Amino Acids, Serotonin, and Body Weight Regulation
This study will assess the behavioral effects of an amino acid mixture thought to influence serotonin function in individuals who have recovered from anorexia nervosa.
Anorexia nervosa is a serious psychiatric disorder resulting in psychosocial distress for patients and their families, potentially severe medical consequences, and substantial long-term mortality. A major emphasis in current therapeutic research in anorexia nervosa is exploration of new interventions to stabilize recovery and prevent relapse. Although the etiology of anorexia nervosa is unknown, altered regulation of the neurotransmitter serotonin in the central nervous system is thought to contribute to preoccupation with body shape and weight, dysregulated eating patterns, persistent anxiety, and frequent mood fluctuations. The goal of this exploratory project is to assess the behavioral effects of an amino acid mixture thought to influence serotonin function in individuals who have recovered from anorexia nervosa. It is hypothesized that this brief intervention will help diminish residual eating disorder symptoms.
All participants in this crossover study will attend eight sessions over a 9-week period. Participants will spend approximately 2 weeks in each phase, during which they will receive an amino acid mixture and the control condition.
Allocation: Randomized, Control: Placebo Control, Intervention Model: Crossover Assignment, Masking: Double Blind (Subject, Outcomes Assessor), Primary Purpose: Treatment
Branched-chain amino acids
Beth Israel Deaconess Medical Center
National Institute of Mental Health (NIMH)
Results (where available)
- Source: http://clinicaltrials.gov/show/NCT00343928
- Information obtained from ClinicalTrials.gov on July 15, 2010
Medical and Biotech [MESH] Definitions
Amino Acids, Branched-chain
Amino acids which have a branched carbon chain.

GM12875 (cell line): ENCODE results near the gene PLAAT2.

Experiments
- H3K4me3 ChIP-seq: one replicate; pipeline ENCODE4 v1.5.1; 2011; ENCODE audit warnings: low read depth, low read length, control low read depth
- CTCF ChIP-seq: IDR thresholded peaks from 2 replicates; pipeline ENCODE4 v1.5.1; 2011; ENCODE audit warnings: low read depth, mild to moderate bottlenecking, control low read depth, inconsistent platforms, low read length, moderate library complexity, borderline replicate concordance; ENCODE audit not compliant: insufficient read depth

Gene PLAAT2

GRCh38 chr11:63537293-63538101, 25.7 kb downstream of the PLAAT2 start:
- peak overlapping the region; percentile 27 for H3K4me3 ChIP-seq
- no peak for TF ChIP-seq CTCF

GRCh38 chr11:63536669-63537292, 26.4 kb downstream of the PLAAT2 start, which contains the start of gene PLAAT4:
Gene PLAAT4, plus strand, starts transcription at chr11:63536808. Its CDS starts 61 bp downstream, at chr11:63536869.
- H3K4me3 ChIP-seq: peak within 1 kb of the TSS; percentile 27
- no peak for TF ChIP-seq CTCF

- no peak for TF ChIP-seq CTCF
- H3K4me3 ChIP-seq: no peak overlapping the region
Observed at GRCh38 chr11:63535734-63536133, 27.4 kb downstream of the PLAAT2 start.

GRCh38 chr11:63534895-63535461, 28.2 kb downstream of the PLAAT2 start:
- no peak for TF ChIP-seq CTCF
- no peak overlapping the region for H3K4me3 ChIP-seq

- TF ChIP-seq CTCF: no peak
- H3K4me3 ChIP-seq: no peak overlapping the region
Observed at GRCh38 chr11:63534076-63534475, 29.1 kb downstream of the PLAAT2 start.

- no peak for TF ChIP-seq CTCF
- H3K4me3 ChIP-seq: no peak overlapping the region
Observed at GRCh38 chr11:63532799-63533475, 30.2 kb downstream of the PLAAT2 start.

Multiple Acyl Coenzyme A Dehydrogenase Deficiency
An autosomal recessive disorder of fatty acid oxidation, and branched chain amino acids (AMINO ACIDS, BRANCHED-CHAIN); LYSINE; and CHOLINE catabolism, that is due to defects in either subunit of ELECTRON TRANSFER FLAVOPROTEIN or its dehydrogenase, electron transfer flavoprotein-ubiquinone oxidoreductase (EC 184.108.40.206).
Maple Syrup Urine Disease
An autosomal recessive inherited disorder with multiple forms of phenotypic expression, caused by a defect in the oxidative decarboxylation of branched-chain amino acids (AMINO ACIDS, BRANCHED-CHAIN). These metabolites accumulate in body fluids and render a "maple syrup" odor. The disease is divided into classic, intermediate, intermittent, and thiamine responsive subtypes. The classic form presents in the first week of life with ketoacidosis, hypoglycemia, emesis, neonatal seizures, and hypertonia. The intermediate and intermittent forms present in childhood or later with acute episodes of ataxia and vomiting. (From Adams et al., Principles of Neurology, 6th ed, p936)
The lack or loss of APPETITE accompanied by an aversion to food and the inability to eat. It is the defining characteristic of the disorder ANOREXIA NERVOSA.
A PYRIDOXAL PHOSPHATE containing enzyme that catalyzes the reversible transamination of branched-chain AMINO ACIDS to 2-oxoglutarate.
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